Monday, July 21, 2014

dr. lópez obrador has a cure for you

I thought the circus had come to town.

A stage had been erected on the village plaza.  Chairs were set out in tidy rows.  Loud, distorted music filled  the air.

It wasn't a circus.  But I was close.  A presidential candidate had come to town.  Andrés Manuel López Obrador.  The two-time loser in his attempt to be president of Mexico.  Affectionately known by his own acronym -- AMLO.

I do not buy his particular brand of snake oil.  But many Mexicans do.  After his razor thin loss in 2006, he had himself inaugurated as Legitimate President in a populist ceremony in Mexico City's giant public square -- though the election results said otherwise. 

Some people still consider him as their wronged and moral leader.  And a few of them showed up in San Patricio on a very hot Sunday afternoon.  For people to brave the 97 degree heat (with a matching pair of humidity trousers) for a political speech means the person is either an avid fan -- or a blogger in need of a story.

But AMLO was not in San Patricio to reminisce with the troops of his pretender presidency.  He was here to seek support for his role as the William Jennings Bryan of Mexico -- a third shot at the elusive presidency.

That analogy runs deeper than it first seems.  Like Bryan, AMLO is on a moral crusade.  I know that most Mexican politicians rail against corruption in their speeches.  For AMLO, the term "corruption" peppers every other paragraph.  And most of his disdain is aimed at the current occupant of the presidency.

He is more competent than fiery in his speeches.  But the acid in his voice whenever he mentions President Peña Nieto is not the least bit subtle.  He appears to have no respect for the man's reform platform.

In fact, he argues that Peña Nieto is one of the most corrupt politicians Mexico has experienced because he is trading away Mexico's patrimony to foreign interests.  If you do not have your Mexican political code book open, that means the president is allowing the United States to control Mexico's oil.  For people enamored with the Mexican Revolution, them's fightin' words.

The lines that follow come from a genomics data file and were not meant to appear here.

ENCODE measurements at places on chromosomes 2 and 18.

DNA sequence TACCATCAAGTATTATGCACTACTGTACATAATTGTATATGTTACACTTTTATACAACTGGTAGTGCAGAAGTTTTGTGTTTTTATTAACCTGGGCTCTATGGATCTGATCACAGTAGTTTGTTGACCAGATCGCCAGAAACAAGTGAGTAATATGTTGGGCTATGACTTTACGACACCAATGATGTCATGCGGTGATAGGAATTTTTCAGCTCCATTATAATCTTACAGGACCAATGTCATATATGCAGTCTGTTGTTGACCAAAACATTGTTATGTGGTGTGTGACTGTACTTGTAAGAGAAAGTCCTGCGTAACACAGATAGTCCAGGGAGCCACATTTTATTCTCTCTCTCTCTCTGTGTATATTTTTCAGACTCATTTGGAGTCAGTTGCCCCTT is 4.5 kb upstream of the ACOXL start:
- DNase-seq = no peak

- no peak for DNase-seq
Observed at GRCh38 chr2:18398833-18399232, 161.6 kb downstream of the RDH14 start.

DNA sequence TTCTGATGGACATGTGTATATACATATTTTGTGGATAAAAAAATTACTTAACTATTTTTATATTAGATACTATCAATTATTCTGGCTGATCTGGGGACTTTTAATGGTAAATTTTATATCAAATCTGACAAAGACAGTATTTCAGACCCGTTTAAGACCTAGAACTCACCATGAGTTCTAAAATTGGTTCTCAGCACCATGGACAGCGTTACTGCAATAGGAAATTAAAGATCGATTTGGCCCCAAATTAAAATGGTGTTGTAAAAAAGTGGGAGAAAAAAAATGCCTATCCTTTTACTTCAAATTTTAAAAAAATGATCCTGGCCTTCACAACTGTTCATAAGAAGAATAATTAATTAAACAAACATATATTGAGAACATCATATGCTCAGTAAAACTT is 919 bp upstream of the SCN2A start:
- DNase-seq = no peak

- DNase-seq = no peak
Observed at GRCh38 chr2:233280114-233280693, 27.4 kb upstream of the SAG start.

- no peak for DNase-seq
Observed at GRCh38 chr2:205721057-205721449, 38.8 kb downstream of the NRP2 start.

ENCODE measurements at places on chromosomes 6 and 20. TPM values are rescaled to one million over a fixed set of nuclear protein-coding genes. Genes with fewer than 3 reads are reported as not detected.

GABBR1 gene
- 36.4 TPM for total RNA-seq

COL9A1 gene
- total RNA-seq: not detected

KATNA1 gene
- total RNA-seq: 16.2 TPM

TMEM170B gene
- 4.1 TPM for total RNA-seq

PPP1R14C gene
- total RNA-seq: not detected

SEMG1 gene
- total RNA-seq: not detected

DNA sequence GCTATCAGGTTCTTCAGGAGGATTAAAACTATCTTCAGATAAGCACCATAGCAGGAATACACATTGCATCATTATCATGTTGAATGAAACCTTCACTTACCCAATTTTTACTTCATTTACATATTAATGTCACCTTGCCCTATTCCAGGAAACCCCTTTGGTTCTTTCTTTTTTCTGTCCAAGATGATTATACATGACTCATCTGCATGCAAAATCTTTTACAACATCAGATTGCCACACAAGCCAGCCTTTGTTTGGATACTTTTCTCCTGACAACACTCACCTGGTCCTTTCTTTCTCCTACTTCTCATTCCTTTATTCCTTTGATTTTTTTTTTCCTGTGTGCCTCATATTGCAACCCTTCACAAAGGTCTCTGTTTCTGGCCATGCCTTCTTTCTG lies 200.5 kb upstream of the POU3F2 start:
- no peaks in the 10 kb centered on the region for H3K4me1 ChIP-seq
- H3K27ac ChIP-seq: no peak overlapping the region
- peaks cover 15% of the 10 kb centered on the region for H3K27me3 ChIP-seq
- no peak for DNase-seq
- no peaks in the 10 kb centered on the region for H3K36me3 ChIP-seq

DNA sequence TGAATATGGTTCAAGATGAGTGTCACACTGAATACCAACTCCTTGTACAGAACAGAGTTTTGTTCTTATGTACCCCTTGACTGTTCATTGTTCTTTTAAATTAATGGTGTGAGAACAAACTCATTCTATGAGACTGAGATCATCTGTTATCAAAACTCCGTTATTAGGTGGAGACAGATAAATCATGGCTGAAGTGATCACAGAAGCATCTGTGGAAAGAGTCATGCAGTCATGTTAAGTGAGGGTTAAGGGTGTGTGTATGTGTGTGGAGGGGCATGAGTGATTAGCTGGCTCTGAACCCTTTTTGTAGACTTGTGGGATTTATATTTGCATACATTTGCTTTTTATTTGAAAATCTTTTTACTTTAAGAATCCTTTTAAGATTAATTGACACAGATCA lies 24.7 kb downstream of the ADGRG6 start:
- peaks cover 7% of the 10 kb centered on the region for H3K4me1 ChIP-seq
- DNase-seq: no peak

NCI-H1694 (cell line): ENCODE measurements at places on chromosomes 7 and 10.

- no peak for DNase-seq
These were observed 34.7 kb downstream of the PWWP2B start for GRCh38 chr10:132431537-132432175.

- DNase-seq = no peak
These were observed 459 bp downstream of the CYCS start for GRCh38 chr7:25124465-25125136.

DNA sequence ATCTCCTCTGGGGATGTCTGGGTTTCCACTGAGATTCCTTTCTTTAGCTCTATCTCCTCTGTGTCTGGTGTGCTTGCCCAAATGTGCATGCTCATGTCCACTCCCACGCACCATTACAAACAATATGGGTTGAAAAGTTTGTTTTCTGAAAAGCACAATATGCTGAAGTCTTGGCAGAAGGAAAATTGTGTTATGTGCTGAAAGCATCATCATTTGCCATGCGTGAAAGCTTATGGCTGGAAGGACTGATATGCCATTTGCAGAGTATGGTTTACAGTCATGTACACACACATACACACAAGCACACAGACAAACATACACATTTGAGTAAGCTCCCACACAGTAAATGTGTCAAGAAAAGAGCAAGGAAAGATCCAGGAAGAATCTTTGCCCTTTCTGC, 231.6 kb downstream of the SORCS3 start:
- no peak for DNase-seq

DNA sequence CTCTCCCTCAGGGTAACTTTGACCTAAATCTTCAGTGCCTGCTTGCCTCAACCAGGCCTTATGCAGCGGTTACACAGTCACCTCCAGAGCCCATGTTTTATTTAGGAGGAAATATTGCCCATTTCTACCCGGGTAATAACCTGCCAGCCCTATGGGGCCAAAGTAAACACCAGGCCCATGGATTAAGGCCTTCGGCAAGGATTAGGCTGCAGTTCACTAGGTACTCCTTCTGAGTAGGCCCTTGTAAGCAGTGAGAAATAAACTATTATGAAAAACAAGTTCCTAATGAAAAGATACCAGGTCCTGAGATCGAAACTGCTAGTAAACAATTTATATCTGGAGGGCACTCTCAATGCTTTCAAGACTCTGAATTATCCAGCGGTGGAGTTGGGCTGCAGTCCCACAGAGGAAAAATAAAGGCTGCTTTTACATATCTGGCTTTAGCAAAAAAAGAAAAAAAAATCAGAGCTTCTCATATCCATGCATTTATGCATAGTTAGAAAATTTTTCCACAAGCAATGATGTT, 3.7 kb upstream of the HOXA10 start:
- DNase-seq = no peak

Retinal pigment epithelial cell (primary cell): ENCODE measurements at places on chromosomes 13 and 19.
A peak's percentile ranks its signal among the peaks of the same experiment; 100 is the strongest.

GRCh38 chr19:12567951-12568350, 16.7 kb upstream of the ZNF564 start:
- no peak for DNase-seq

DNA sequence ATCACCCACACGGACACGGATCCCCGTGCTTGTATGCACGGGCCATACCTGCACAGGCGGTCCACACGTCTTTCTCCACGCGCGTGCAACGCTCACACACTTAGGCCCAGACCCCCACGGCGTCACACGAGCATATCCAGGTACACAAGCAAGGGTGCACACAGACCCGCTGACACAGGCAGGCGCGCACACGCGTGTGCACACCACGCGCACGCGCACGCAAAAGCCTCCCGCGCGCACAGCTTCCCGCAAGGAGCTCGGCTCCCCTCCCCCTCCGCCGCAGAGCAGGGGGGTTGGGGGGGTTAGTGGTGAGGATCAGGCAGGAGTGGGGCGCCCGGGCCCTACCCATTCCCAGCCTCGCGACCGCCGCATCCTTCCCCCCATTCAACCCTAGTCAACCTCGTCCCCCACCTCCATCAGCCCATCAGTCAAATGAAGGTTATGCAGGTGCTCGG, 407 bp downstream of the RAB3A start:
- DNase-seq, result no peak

A case can be made against Mexico modernizing its deep-sea oil capabilities, but AMLO is not interested in that type of debate.  There is a bloody shirt to be waved, and he is in the ring flying it as a banner above his early entry into the 2018 presidential election.  Reactionary socialism is a sight to be witnessed.

But he is doing it with an ever-decreasing power base.  In 2006, he had a broad center-left coalition.  Much of it came apart by the time of his 2012 run when he ran as a left-wing candidate.  But even the main partner of that campaign, his own PRD, tired of his increasingly obsessive need for control.

So, he took his football and left the PRD, setting up his a new political party -- the National Regeneration Movement (MORENA).  That is why he was in our little village.  Trying to stir up the political blood of my neighbors.

The handful of people who showed up in the heat were duly stirred.  To me, he seemed like a cross between Ross Perot and Ralph Nader.  A man who was once popular, but who increasingly talks more and more only to himself.  Like Bryan.

At least, I got a story out of it.  And a bit of sun. 

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